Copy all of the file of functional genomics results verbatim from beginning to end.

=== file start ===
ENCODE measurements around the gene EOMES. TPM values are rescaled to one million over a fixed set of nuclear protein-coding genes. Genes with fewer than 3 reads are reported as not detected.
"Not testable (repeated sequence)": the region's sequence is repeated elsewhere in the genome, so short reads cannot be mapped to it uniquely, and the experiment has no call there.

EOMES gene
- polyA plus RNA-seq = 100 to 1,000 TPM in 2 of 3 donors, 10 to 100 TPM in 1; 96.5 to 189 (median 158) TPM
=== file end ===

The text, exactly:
ENCODE measurements around the gene EOMES. TPM values are rescaled to one million over a fixed set of nuclear protein-coding genes. Genes with fewer than 3 reads are reported as not detected.
"Not testable (repeated sequence)": the region's sequence is repeated elsewhere in the genome, so short reads cannot be mapped to it uniquely, and the experiment has no call there.

EOMES gene
- polyA plus RNA-seq = 100 to 1,000 TPM in 2 of 3 donors, 10 to 100 TPM in 1; 96.5 to 189 (median 158) TPM